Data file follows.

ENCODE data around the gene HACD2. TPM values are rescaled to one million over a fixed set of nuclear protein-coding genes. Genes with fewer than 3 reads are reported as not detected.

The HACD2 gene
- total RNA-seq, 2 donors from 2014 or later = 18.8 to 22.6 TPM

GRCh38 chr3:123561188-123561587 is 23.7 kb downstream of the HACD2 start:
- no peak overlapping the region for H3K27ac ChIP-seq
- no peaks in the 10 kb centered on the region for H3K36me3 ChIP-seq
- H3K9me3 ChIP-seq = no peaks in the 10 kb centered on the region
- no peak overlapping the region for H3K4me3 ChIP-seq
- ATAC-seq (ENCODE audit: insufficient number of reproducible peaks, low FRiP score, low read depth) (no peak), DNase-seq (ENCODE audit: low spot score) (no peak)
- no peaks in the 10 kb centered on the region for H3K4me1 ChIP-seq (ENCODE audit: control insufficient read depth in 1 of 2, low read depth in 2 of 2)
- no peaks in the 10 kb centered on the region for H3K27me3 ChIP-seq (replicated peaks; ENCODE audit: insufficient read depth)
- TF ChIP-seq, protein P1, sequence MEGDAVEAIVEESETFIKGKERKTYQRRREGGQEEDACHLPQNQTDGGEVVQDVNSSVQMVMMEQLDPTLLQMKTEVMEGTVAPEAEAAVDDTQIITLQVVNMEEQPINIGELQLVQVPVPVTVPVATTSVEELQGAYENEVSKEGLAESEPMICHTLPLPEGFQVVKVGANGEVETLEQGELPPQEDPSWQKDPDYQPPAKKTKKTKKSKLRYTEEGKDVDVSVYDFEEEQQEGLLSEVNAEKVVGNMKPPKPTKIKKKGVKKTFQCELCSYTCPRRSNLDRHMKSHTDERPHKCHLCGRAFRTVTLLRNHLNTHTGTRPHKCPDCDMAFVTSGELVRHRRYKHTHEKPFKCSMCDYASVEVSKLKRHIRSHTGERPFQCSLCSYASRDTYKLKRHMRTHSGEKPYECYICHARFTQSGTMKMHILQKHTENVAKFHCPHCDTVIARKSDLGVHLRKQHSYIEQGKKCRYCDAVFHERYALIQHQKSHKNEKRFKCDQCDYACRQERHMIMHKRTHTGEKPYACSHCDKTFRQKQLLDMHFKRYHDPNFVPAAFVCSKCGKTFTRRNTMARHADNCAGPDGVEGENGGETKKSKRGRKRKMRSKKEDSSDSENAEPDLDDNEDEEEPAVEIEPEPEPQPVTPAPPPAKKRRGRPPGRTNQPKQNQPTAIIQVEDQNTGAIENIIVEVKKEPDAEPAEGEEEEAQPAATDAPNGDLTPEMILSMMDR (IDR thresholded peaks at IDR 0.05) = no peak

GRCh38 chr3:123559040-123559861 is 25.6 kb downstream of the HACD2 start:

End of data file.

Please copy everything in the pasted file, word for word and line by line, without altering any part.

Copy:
ENCODE data around the gene HACD2. TPM values are rescaled to one million over a fixed set of nuclear protein-coding genes. Genes with fewer than 3 reads are reported as not detected.

The HACD2 gene
- total RNA-seq, 2 donors from 2014 or later = 18.8 to 22.6 TPM

GRCh38 chr3:123561188-123561587 is 23.7 kb downstream of the HACD2 start:
- no peak overlapping the region for H3K27ac ChIP-seq
- no peaks in the 10 kb centered on the region for H3K36me3 ChIP-seq
- H3K9me3 ChIP-seq = no peaks in the 10 kb centered on the region
- no peak overlapping the region for H3K4me3 ChIP-seq
- ATAC-seq (ENCODE audit: insufficient number of reproducible peaks, low FRiP score, low read depth) (no peak), DNase-seq (ENCODE audit: low spot score) (no peak)
- no peaks in the 10 kb centered on the region for H3K4me1 ChIP-seq (ENCODE audit: control insufficient read depth in 1 of 2, low read depth in 2 of 2)
- no peaks in the 10 kb centered on the region for H3K27me3 ChIP-seq (replicated peaks; ENCODE audit: insufficient read depth)
- TF ChIP-seq, protein P1, sequence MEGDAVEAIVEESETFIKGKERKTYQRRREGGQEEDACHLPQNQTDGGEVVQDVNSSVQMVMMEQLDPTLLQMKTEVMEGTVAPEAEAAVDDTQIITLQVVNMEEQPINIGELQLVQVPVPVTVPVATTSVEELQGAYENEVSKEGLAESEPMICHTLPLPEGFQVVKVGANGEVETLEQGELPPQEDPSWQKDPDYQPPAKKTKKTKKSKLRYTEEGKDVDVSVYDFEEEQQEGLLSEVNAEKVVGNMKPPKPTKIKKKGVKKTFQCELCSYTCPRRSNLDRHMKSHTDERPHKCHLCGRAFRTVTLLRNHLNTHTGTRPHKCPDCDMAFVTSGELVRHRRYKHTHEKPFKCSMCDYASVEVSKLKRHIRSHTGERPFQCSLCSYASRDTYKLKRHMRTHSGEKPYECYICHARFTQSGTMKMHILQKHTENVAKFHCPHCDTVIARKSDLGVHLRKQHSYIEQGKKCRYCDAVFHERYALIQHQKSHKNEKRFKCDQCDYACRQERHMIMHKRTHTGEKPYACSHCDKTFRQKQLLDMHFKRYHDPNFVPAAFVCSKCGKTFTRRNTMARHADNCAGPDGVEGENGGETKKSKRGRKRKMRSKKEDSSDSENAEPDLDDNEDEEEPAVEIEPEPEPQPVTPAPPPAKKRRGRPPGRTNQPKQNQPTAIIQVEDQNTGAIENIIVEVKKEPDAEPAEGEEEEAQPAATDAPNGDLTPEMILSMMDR (IDR thresholded peaks at IDR 0.05) = no peak

GRCh38 chr3:123559040-123559861 is 25.6 kb downstream of the HACD2 start: